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Law Shouldn't Allow High-Tech Industry To Indenture Immigrants

Published on Friday, September 29, 2000 in the San Francisco Chronicle

Law Shouldn't Allow High-Tech Industry To Indenture Immigrants

by David Bacon and Judy Goff

BEFORE CONGRESS ADJOURNS this year, it may pass a bill that would have a devastating impact on workers. A vote is expected next week. The proposal would dramatically expand a current program that allows big Silicon Valley electronics companies to recruit employees outside of the United States and obtain H-1B immigration visas for them.

Current law limits the number of the H1-B visas this year to 115,000, and next year to 105,000. The companies want to increase that limit to 300,000. One proposal would remove the cap on visas entirely.

In June, the AFL-CIO held a hearing in Silicon Valley about proposals for immigration reform, at which one H1-B contract worker, Kim Singh, described his experiences. When he left India for Silicon Valley, Singh said, he thought he would find a good job. Instead, he found a high-tech sweatshop.

Singh worked for three different companies. Each got him an H1-B immigration visa, allowing him to work in the United States as a software engineer. One company, he says, withheld from each of its immigrant engineers 25 percent of their pay. ``After each of us left, none of us received the money,'' Singh alleges.

At a second company, immigrant engineers worked seven days a week, with no overtime compensation. A third company rented a San Jose apartment for four H1-B engineers, charging each $1,450 a month in rent.

One might think workers would protest such conditions, but when the company holds their visas, such protest becomes risky. If H1-B workers are fired for objecting to illegal conditions, for organizing a union to change them, or simply because their employer no longer has work for them, they not only lose their job, but their immigration status as well. According to Singh, one company ``threatened to send some back to India if they didn't get contracts. These workers were in tears. They were nervous wrecks, ashamed to ask for money or help from their families back home.''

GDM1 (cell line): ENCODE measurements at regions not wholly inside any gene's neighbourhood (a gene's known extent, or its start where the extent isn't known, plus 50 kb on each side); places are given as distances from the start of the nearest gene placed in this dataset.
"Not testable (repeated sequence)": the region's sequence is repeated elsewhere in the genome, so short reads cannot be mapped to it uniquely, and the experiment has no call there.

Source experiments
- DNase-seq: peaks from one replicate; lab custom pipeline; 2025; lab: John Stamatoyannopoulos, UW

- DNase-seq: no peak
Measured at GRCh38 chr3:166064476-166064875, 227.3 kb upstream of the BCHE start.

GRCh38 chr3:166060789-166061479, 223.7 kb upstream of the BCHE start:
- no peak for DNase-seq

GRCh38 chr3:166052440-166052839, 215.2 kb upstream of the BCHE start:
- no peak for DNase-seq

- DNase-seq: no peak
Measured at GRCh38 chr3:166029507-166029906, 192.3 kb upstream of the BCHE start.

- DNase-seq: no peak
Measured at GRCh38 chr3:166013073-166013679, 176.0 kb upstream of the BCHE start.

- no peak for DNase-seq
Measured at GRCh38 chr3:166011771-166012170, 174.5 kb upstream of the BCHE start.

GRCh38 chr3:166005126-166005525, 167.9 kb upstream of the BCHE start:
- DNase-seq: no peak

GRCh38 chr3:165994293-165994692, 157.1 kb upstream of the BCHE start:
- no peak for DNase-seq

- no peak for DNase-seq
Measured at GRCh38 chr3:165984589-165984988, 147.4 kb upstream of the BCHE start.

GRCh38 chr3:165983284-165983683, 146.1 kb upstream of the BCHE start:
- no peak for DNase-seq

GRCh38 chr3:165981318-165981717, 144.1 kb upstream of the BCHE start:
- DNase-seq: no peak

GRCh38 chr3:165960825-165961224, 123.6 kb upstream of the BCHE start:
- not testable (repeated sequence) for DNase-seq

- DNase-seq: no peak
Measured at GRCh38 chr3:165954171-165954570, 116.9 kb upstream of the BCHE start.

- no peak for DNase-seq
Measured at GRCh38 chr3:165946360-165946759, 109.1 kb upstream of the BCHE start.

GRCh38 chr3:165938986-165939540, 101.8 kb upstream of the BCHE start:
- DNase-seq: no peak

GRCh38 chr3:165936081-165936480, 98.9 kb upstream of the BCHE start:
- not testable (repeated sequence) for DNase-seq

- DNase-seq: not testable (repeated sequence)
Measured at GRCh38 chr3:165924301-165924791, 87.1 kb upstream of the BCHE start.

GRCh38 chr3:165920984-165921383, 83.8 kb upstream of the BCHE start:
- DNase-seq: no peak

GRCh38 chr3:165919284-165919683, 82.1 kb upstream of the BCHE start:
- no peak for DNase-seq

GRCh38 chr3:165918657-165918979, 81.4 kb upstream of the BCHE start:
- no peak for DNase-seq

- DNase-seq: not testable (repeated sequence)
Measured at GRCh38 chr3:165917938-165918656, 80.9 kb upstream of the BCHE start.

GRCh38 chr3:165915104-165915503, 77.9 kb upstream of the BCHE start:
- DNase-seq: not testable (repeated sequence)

AFL-CIO executive vice president Linda Chavez-Thompson charges that ``because these workers are often hired under individual contracts, U.S. labor law says they don't even have the right to organize.''

Meanwhile, African American and Latino engineers, who have made a protracted effort to break down discriminatory barriers in high-tech hiring, also protest the program's expansion. Increasing the number of H1-B visas will make it more difficult to open up jobs for engineers of color in an industry where the percentage of African American and Latino engineers is very low.

For India and the Philippines, the source countries for most H1-B workers, the continued loss of high-skilled engineers contributes to brain drain. ``These programs are selling our human potential,'' says Anuradha Mittal, Indian-born co-director of Oakland's Food First, a food policy organization. ``Our educational system produces highly skilled workers who then leave to become the working poor in America, while breaking down our ability to industrialize our own country. We wind up subsidizing U.S. industry.''